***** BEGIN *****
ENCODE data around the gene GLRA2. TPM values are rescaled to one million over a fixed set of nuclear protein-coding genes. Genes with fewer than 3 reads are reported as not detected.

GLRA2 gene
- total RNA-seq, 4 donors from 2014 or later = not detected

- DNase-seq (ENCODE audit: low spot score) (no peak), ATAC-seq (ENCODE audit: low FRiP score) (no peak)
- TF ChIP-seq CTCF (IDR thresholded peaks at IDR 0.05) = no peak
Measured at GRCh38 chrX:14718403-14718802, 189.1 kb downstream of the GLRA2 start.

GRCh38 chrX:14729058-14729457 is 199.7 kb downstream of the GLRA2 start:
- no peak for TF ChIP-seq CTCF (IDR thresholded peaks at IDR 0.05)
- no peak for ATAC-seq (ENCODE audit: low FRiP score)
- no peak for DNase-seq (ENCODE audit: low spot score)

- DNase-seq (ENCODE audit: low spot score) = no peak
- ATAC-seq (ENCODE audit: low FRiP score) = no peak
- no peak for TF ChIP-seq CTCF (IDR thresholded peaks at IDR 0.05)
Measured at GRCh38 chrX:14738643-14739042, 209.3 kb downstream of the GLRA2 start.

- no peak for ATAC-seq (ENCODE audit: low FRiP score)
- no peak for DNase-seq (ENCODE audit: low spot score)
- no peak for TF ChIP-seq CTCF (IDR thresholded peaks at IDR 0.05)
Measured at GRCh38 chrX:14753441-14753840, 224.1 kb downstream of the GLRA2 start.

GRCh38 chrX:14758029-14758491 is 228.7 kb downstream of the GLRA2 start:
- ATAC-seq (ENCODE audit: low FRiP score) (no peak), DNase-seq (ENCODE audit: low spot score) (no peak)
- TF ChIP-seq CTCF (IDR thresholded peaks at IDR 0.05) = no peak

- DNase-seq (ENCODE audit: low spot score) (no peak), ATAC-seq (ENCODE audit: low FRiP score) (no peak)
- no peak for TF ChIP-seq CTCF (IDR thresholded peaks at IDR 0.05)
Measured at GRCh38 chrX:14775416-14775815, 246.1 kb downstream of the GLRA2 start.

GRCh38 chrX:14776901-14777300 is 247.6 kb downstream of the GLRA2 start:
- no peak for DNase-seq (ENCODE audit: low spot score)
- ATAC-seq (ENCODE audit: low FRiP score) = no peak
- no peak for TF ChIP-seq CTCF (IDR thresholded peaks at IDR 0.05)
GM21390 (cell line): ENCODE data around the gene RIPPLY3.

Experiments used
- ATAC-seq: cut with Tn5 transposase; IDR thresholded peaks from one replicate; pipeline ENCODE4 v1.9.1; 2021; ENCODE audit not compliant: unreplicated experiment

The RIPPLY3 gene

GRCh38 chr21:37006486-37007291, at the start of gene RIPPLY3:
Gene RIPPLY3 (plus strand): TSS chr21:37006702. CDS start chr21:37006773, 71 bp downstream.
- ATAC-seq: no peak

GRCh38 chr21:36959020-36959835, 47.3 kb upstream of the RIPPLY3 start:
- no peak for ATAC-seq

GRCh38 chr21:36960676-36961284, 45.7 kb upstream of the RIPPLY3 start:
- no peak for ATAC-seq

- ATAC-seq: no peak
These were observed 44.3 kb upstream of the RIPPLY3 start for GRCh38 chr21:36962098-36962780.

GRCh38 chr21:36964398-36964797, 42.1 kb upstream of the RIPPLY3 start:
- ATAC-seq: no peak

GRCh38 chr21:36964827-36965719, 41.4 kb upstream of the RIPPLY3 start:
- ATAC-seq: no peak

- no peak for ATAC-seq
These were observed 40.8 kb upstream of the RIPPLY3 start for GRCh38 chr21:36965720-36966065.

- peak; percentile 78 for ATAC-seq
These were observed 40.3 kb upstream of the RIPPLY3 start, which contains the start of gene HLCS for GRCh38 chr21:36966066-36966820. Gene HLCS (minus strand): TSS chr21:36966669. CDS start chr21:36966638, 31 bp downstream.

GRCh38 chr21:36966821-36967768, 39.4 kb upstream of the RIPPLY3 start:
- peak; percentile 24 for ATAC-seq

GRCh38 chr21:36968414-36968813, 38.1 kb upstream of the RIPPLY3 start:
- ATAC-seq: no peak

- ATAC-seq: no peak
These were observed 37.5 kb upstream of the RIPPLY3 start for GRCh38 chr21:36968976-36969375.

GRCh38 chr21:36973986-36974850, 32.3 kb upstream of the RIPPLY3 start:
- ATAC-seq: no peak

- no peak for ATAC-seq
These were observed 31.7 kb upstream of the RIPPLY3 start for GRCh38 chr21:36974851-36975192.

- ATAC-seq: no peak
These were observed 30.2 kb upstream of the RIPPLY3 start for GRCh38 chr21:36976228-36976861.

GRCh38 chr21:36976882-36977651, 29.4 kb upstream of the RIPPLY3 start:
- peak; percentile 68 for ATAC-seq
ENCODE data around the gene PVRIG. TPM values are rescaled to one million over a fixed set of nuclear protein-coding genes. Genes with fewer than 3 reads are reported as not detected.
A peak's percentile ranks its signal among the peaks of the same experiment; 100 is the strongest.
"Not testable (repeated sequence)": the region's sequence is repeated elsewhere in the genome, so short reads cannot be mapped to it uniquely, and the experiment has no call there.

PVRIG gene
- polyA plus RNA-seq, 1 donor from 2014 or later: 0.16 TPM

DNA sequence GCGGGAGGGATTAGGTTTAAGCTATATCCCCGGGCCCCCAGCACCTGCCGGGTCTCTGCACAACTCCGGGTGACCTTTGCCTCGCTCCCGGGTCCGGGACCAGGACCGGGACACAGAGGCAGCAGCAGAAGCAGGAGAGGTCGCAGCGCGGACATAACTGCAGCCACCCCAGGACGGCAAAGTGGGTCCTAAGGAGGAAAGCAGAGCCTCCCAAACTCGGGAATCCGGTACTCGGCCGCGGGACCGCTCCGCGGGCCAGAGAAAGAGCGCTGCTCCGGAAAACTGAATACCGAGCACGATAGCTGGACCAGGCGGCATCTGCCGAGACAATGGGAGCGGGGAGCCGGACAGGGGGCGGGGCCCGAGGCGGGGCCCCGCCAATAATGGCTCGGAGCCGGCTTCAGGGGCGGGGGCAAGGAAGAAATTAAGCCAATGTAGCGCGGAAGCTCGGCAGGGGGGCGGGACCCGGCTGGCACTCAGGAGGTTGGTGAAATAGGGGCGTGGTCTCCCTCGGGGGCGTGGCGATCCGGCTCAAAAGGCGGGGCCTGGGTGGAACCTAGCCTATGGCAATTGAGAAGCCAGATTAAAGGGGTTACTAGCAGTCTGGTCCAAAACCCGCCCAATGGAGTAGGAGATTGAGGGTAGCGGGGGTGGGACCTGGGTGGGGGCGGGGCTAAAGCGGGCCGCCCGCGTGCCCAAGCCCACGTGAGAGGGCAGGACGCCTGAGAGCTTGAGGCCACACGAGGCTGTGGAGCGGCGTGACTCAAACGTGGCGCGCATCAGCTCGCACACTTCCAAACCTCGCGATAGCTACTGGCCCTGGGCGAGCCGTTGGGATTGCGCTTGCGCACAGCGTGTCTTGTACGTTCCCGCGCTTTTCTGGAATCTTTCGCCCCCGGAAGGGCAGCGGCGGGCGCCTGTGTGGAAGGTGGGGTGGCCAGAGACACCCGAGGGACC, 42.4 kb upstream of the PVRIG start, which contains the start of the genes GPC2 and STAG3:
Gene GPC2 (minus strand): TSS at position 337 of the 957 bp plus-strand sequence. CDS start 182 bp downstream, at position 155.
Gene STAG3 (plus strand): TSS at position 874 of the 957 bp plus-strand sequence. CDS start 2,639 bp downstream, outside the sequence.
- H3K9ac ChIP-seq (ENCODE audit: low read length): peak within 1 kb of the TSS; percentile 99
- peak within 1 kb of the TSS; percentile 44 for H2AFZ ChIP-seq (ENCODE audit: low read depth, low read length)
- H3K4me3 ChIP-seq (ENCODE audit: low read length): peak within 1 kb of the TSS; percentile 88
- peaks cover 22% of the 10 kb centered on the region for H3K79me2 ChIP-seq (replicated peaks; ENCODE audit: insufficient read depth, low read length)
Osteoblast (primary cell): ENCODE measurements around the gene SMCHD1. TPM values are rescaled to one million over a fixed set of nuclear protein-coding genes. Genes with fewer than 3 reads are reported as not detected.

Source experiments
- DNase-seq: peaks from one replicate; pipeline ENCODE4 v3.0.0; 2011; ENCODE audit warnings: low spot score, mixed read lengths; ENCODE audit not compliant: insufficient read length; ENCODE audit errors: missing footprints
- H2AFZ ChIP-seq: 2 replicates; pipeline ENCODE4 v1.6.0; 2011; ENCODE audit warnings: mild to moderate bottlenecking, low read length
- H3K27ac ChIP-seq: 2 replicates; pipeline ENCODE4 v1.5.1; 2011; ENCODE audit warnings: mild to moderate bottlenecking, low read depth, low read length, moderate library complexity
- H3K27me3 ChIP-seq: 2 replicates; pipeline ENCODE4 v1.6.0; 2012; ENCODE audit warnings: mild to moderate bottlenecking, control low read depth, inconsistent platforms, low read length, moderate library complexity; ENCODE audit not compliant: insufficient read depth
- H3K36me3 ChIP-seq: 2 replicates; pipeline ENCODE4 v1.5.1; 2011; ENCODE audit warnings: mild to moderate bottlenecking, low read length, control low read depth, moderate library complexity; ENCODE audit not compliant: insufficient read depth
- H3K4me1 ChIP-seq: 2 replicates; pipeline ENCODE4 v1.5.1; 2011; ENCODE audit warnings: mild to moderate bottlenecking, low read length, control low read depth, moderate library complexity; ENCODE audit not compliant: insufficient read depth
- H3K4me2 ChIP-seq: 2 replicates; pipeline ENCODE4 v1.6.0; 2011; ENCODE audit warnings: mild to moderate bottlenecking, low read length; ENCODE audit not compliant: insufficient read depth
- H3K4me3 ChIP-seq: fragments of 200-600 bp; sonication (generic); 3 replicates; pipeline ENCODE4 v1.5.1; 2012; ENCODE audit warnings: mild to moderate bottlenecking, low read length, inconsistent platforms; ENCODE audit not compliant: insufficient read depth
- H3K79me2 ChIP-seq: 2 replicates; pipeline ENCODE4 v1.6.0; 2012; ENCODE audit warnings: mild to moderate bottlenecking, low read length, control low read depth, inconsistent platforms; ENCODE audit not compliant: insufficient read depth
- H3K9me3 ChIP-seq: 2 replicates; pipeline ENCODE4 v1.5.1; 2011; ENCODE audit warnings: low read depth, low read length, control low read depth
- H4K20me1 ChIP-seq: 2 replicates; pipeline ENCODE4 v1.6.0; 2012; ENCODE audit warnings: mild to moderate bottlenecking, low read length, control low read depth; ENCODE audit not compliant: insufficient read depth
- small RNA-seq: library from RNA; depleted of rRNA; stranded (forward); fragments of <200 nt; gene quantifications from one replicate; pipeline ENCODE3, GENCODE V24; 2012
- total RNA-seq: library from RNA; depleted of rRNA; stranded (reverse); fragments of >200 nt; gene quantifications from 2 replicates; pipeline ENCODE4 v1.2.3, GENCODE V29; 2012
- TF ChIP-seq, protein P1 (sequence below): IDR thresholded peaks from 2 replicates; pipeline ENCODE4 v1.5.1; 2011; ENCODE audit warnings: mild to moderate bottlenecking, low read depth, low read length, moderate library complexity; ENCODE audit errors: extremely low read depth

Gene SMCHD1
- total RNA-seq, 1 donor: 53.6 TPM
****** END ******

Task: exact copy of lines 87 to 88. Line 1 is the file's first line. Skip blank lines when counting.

- H3K9me3 ChIP-seq: 2 replicates; pipeline ENCODE4 v1.5.1; 2011; ENCODE audit warnings: low read depth, low read length, control low read depth
- H4K20me1 ChIP-seq: 2 replicates; pipeline ENCODE4 v1.6.0; 2012; ENCODE audit warnings: mild to moderate bottlenecking, low read length, control low read depth; ENCODE audit not compliant: insufficient read depth